A randomized controlled trial to investigate the influence of low dose radiotherapy on immune stimulatory effects in liver metastases of colorectal cancer
1 Department of General, Visceral and Transplantation Surgery, University Hospital Heidelberg, Germany
2 Department of Radiation Oncology, German Cancer Research Center and University Hospital Center, Heidelberg, Germany
3 Translational Immunology Unit, German Cancer Research Center, Heidelberg, Germany
BMC Cancer 2011, 11:419 doi:10.1186/1471-2407-11-419Published: 30 September 2011
Insufficient migration and activation of tumor specific effector T cells in the tumor is one of the main reasons for inadequate host anti-tumor immune response. External radiation seems to induce inflammation and activate the immune response. This phase I/II clinical trial aims to evaluate whether low dose single fraction radiotherapy can improve T cell associated antitumor immune response in patients with colorectal liver metastases.
This is an investigator-initiated, prospective randomised, 4-armed, controlled Phase I/II trial. Patients undergoing elective hepatic resection due to colorectal cancer liver metastasis will be enrolled in the study. Patients will receive 0 Gy, 0.5 Gy, 2 Gy or 5 Gy radiation targeted to their liver metastasis. Radiation will be applied by external beam radiotherapy using a 6 MV linear accelerator (Linac) with intensity modulated radiotherapy (IMRT) technique two days prior to surgical resection. All patients admitted to the Department of General-, Visceral-, and Transplantion Surgery, University of Heidelberg for elective hepatic resection are consecutively screened for eligibility into this trial, and written informed consent is obtained before inclusion. The primary objective is to assess the effect of active local external beam radiation dose on, tumor infiltrating T cells as a surrogate parameter for antitumor activity. Secondary objectives include radiogenic treatment toxicity, postoperative morbidity and mortality, local tumor control and recurrence patterns, survival and quality of life. Furthermore, frequencies of systemic tumor reactive T cells in blood and bone marrow will be correlated with clinical outcome.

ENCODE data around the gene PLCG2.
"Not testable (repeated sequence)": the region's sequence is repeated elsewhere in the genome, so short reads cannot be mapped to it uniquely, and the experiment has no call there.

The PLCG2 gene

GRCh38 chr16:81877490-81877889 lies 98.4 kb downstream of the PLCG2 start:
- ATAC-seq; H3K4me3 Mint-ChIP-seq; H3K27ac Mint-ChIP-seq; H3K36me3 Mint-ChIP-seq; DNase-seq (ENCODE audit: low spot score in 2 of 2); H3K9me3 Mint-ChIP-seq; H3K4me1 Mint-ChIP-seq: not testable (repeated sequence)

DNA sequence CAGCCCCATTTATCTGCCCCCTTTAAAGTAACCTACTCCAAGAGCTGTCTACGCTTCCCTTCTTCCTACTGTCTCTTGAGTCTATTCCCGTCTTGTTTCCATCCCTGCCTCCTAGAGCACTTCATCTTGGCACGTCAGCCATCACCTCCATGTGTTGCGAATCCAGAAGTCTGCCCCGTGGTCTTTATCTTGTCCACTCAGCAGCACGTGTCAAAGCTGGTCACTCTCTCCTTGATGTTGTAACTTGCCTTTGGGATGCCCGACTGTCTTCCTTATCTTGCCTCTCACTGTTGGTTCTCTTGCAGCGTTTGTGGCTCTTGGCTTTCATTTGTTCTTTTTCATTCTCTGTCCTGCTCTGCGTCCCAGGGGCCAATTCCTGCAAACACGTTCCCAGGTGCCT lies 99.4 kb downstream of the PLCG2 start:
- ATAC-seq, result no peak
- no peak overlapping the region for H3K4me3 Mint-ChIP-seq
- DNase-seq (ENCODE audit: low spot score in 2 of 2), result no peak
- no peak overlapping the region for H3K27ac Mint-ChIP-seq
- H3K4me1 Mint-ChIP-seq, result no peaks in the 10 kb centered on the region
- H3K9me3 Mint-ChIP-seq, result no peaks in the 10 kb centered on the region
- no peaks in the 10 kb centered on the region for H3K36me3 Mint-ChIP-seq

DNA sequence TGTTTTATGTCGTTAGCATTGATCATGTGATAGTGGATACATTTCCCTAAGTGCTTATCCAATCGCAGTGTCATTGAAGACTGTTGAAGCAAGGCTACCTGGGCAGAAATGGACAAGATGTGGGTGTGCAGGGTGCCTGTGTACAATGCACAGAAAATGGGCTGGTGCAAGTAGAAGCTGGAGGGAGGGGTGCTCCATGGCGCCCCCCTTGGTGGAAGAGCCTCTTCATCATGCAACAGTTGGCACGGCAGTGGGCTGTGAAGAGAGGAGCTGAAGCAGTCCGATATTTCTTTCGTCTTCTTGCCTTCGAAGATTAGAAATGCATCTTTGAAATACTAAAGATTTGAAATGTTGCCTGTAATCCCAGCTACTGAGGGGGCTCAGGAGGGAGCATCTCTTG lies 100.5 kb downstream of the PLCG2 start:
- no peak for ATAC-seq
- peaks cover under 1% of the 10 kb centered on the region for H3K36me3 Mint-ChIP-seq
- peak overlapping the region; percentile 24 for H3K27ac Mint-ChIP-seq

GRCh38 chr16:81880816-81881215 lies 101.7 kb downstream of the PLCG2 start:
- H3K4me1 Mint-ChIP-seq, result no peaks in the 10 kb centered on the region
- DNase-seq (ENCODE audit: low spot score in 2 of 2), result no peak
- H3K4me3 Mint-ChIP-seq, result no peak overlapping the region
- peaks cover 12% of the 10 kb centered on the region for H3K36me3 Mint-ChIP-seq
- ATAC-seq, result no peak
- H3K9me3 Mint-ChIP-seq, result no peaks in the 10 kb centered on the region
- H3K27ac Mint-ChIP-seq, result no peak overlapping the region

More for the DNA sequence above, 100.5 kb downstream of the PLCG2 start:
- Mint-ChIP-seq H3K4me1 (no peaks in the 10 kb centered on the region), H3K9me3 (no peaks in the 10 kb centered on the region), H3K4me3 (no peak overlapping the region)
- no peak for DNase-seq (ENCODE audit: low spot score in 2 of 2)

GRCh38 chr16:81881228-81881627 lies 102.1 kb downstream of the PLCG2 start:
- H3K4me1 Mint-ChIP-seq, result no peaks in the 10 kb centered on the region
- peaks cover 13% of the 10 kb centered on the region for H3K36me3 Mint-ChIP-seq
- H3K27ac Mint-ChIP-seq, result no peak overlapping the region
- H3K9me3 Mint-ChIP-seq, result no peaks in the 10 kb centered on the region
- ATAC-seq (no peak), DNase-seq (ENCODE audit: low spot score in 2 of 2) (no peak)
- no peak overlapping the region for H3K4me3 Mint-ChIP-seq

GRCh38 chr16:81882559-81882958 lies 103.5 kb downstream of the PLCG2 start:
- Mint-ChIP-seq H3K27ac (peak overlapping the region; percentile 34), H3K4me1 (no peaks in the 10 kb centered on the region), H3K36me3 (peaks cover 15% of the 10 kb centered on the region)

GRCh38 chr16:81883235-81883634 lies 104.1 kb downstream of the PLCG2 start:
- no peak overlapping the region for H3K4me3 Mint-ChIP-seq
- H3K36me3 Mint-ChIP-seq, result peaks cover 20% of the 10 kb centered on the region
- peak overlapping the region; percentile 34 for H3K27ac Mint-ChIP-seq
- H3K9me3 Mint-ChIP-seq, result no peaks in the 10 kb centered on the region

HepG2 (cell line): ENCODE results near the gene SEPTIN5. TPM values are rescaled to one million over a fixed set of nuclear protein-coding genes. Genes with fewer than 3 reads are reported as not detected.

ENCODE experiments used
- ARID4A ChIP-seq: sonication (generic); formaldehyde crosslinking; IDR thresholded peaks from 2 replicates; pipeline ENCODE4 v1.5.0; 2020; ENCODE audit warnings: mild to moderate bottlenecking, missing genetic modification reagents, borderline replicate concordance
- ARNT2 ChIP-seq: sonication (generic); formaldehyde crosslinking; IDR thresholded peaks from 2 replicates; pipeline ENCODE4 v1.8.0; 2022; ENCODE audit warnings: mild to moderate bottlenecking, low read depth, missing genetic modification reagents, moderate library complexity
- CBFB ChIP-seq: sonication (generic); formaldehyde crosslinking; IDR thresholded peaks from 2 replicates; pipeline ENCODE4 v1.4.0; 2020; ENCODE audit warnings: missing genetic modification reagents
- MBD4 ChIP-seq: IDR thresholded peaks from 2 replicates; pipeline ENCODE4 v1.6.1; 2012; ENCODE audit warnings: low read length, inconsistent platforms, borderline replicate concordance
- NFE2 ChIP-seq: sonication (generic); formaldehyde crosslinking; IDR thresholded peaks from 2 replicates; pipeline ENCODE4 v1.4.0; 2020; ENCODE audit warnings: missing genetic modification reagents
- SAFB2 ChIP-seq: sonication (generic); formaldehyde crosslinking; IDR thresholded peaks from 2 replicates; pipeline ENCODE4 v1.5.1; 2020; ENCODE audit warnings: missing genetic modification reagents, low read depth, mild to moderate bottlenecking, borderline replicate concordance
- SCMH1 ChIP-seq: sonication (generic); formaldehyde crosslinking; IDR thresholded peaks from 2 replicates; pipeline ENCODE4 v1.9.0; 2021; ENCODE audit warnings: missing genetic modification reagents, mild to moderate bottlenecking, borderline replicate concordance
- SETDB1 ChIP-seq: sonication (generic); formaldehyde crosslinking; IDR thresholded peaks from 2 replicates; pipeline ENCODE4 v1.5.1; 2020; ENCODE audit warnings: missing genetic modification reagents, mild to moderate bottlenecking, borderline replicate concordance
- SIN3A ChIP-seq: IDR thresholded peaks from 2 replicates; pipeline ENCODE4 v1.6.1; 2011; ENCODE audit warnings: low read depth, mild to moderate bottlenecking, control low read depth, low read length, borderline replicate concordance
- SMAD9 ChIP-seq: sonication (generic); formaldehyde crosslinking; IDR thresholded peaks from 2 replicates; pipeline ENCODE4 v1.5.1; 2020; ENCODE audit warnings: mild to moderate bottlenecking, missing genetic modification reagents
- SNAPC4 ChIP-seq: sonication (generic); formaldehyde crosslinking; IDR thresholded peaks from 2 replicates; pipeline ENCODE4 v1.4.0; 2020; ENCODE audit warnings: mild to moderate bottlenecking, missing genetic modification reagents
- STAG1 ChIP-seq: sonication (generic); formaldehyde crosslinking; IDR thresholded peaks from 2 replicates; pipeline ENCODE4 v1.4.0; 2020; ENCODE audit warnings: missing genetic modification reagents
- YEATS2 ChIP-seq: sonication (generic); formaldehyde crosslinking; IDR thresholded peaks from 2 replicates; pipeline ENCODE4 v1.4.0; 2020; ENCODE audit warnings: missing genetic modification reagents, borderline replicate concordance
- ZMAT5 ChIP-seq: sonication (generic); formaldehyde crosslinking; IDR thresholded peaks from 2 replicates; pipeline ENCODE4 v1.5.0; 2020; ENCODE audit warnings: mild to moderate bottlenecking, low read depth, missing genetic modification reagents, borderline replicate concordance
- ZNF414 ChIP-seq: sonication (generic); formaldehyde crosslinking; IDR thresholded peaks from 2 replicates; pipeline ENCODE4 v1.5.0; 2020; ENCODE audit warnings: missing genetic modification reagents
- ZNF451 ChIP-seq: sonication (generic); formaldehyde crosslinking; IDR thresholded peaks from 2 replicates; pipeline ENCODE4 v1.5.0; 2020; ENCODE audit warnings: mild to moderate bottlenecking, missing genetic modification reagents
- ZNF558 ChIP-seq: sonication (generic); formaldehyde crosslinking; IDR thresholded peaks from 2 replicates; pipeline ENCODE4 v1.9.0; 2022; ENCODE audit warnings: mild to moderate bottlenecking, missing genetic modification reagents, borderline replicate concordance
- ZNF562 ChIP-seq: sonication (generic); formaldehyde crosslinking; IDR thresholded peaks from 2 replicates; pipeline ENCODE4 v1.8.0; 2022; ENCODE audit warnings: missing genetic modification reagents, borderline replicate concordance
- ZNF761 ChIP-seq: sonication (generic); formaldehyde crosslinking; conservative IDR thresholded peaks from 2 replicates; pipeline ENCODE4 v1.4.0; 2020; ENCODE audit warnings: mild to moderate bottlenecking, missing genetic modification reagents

This is a randomized controlled patient blinded trial to assess the safety and efficiency of low dose radiotherapy on metastasis infiltrating T cells and thus potentially enhance the antitumor immune response.